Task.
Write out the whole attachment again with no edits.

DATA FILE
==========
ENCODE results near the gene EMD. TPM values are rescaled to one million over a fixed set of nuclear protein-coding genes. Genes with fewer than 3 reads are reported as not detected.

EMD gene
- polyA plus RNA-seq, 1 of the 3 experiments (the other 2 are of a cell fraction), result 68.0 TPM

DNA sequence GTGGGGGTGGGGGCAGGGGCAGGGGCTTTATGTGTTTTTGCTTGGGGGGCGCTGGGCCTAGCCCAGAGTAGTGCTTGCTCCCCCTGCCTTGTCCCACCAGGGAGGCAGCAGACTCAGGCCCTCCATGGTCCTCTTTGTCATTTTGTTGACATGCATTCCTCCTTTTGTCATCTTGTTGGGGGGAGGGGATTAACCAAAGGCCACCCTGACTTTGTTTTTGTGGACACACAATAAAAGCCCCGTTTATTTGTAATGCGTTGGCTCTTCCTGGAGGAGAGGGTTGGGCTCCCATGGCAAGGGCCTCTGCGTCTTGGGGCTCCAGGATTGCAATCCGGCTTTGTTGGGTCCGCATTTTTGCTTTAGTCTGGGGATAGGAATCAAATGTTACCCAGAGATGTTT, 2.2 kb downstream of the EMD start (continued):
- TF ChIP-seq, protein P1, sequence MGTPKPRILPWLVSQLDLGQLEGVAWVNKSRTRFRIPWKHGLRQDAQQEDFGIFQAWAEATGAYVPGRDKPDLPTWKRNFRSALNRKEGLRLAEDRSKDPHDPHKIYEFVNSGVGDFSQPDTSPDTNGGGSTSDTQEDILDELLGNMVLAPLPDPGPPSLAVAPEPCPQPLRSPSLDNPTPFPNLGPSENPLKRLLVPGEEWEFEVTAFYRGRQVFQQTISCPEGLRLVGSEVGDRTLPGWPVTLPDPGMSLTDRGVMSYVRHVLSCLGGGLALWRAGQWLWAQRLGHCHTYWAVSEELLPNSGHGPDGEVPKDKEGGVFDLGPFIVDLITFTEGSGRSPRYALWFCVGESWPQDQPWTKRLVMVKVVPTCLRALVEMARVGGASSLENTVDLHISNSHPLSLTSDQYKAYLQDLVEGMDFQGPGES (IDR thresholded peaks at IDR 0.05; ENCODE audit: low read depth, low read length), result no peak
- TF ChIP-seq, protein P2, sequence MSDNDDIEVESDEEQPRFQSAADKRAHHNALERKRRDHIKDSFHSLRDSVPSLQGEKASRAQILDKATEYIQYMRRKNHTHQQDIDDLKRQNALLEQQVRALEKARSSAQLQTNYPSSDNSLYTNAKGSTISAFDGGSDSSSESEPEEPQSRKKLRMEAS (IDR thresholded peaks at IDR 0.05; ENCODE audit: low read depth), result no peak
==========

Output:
ENCODE results near the gene EMD. TPM values are rescaled to one million over a fixed set of nuclear protein-coding genes. Genes with fewer than 3 reads are reported as not detected.

EMD gene
- polyA plus RNA-seq, 1 of the 3 experiments (the other 2 are of a cell fraction), result 68.0 TPM

DNA sequence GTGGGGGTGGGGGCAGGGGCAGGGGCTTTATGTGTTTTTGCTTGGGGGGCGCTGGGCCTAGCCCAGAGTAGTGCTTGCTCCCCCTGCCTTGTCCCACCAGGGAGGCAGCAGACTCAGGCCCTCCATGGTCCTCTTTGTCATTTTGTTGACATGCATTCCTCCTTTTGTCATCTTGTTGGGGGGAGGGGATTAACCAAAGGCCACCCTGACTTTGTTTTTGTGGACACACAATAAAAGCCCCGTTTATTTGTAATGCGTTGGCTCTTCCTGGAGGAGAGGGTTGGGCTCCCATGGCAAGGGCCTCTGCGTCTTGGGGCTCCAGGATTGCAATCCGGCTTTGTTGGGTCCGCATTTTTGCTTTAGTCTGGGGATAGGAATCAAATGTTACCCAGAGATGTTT, 2.2 kb downstream of the EMD start (continued):
- TF ChIP-seq, protein P1, sequence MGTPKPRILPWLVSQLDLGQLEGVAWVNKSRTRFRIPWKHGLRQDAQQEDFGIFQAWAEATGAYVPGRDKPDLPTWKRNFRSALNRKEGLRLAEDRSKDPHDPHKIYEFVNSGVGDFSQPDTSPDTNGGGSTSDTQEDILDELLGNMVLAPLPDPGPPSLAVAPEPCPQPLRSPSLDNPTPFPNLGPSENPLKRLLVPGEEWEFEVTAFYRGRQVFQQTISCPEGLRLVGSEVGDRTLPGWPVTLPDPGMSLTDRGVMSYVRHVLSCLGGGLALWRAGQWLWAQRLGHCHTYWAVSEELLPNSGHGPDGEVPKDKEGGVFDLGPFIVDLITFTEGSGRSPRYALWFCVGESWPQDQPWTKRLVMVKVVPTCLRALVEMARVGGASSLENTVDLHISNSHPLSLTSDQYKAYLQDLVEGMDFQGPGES (IDR thresholded peaks at IDR 0.05; ENCODE audit: low read depth, low read length), result no peak
- TF ChIP-seq, protein P2, sequence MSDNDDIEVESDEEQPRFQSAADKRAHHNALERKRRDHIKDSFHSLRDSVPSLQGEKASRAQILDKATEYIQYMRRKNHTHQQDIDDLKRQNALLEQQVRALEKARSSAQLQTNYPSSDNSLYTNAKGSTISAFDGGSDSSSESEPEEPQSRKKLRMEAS (IDR thresholded peaks at IDR 0.05; ENCODE audit: low read depth), result no peak